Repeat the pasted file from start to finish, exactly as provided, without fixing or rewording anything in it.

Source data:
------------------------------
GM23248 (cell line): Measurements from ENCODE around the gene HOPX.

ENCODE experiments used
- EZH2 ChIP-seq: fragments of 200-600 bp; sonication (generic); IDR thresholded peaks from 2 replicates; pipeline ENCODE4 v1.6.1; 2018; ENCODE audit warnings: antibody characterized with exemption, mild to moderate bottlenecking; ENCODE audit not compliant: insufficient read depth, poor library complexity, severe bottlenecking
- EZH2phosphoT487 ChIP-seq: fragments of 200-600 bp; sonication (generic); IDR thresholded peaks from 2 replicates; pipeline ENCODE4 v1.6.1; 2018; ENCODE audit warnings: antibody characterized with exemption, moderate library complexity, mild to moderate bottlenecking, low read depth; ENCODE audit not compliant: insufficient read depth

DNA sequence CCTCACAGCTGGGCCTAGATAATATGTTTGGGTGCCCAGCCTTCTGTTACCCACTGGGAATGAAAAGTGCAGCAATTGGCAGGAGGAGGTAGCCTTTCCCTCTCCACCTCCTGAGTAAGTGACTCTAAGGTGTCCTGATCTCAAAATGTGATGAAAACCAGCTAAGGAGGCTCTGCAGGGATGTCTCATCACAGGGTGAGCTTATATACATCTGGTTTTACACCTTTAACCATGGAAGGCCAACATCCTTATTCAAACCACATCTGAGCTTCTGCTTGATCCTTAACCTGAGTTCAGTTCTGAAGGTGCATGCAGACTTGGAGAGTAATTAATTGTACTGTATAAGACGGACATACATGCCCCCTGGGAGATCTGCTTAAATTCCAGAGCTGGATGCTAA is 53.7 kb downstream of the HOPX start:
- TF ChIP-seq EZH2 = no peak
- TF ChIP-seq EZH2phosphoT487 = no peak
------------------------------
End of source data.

GM23248 (cell line): Measurements from ENCODE around the gene HOPX.

ENCODE experiments used
- EZH2 ChIP-seq: fragments of 200-600 bp; sonication (generic); IDR thresholded peaks from 2 replicates; pipeline ENCODE4 v1.6.1; 2018; ENCODE audit warnings: antibody characterized with exemption, mild to moderate bottlenecking; ENCODE audit not compliant: insufficient read depth, poor library complexity, severe bottlenecking
- EZH2phosphoT487 ChIP-seq: fragments of 200-600 bp; sonication (generic); IDR thresholded peaks from 2 replicates; pipeline ENCODE4 v1.6.1; 2018; ENCODE audit warnings: antibody characterized with exemption, moderate library complexity, mild to moderate bottlenecking, low read depth; ENCODE audit not compliant: insufficient read depth

DNA sequence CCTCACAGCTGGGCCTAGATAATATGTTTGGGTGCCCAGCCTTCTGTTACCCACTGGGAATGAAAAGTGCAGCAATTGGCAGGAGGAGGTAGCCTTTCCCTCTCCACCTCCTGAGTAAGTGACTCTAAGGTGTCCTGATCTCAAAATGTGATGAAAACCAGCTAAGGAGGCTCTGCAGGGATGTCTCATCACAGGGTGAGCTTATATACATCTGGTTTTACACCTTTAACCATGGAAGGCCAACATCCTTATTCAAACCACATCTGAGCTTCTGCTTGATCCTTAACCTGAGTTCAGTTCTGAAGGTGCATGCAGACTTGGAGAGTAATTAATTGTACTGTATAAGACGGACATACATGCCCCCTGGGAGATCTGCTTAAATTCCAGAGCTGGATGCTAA is 53.7 kb downstream of the HOPX start:
- TF ChIP-seq EZH2 = no peak
- TF ChIP-seq EZH2phosphoT487 = no peak